Friday, May 27, 2016

First Yoga Class

Last Sunday, I woke feeling excited and a little nervous.  I had made an agreement with myself to go to a real live yoga class for the first time today.  I've been putting it off, mostly because it scares me little bit.  What if everyone is younger than me, or fitter than me, or slimmer than me?  Today's the day, I tell myself, no more excuses.

Truth to tell, I'm pretty excited about going.  I roll up my light green yoga mat and put it in it's little white bag, put on my loose-fitting pants, fill the water bottle.  And drive to the studio, which is in downtown Eugene.  As I pull up outside, I have a moment of angst, when I almost chicken out.  Everyone I see going in there is in fact, younger, fitter and slimmer than me!  I have to give myself a stern talking to; you've planned this, you are ready.  What finally pushes me out of the car is contemplating what it would feel like in the coming days, walking around knowing that I had let fear win.

So I go in, and introduce myself to the instructor.  He is a perfectly age-less man, taller than me, about six foot two, and very slim.  He tells me this is the right class for a beginner, and he invites me take a place anywhere in the large room.  But the studio is full of students already.  The only spot left is in the front row, right in front of the instructor's mat.  Oh well, I think, and walk courageously past row after row of yoga mats and spread out my own right in front of the instructor.

We begin.  And in no time, I'm moving through poses with the group and feeling a warmth and a welcoming that feels like a home long lost and re-discovered.  As I move with the group, I get to know my classmates, in a way.  To my left, a young man, very muscled, is always doing more than the instructor asks, and he seems very serious.  To my right, a woman about my age struggles a little. She seems very flexible, but her breathing is labored.  I think the class is challenging her.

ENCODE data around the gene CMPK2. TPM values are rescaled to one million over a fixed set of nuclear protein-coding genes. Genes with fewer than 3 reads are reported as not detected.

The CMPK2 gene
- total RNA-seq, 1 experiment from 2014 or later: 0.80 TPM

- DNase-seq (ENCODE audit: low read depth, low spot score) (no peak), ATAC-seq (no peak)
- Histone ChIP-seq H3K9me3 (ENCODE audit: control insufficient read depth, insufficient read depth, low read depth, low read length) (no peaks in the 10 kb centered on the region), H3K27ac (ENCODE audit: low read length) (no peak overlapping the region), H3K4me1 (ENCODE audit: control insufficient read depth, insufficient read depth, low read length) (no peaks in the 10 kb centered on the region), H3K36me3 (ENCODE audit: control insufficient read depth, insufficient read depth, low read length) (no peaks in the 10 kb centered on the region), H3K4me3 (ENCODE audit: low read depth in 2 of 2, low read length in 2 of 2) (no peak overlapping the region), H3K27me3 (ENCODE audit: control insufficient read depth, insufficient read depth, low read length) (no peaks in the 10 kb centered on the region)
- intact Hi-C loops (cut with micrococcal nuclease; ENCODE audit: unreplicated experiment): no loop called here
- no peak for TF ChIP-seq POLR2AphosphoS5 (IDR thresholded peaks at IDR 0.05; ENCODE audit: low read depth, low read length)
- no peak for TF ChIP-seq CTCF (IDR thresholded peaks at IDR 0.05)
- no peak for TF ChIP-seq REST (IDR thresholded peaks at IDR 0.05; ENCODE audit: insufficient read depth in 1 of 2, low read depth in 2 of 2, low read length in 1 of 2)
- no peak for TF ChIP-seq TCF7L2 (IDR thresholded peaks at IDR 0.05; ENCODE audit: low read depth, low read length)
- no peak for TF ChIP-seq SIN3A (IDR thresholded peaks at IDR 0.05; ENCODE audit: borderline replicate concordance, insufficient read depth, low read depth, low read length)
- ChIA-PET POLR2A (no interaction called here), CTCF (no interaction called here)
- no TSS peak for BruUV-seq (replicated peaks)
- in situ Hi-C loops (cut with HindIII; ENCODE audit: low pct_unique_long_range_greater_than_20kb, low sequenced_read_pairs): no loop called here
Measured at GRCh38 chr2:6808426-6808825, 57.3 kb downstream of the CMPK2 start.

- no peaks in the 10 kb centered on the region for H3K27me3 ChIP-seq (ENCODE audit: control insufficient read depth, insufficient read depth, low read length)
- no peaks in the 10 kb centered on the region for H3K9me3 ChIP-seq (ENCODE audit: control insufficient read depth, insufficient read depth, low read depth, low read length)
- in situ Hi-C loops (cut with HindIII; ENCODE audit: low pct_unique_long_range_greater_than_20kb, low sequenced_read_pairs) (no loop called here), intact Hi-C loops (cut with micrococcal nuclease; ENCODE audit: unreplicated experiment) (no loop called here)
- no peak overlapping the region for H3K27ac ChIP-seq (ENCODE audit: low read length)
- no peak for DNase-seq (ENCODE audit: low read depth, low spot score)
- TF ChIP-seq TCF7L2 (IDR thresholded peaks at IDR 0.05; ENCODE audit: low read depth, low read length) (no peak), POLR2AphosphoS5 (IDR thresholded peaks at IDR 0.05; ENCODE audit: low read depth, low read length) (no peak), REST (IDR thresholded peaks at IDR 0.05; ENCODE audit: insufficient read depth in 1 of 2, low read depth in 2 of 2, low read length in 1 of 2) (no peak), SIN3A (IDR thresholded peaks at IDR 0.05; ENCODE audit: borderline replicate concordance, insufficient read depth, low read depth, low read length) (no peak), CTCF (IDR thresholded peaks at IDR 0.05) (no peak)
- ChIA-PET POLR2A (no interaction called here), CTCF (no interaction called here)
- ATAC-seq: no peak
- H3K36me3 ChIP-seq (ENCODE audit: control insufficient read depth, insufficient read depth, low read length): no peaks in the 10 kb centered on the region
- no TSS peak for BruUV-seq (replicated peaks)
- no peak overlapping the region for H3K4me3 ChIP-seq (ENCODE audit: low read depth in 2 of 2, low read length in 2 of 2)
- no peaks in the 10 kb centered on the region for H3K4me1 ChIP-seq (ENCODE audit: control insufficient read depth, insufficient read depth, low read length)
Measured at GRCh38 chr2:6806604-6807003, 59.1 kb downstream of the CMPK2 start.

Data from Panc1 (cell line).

Soon we are in savasana, and the instructor comes around and puts some oil on our foreheads.  We all sit up and he asks us to finish the class with some "Ohm-ing."  I did not expect the religious aspect of the class, the chanting and anointing with oil.  But it seems okay.  The Ohm chanting turns out to be especially powerful.  Done with fifty voices in unison, I can feel it vibrate in my chest and it is very soothing.

As I leave, I smile at a woman who is gathering her things.  She must be seventy years old, and she gives me a smile that is absolutely electric.  Outside, walking to the car, I feel like I'm two inches taller, and very confident.  My mind is clear as a bell.  And then it hits me; this is way I used to feel after a good climbing work out.

I'm going to come back next Sunday and take a harder class.

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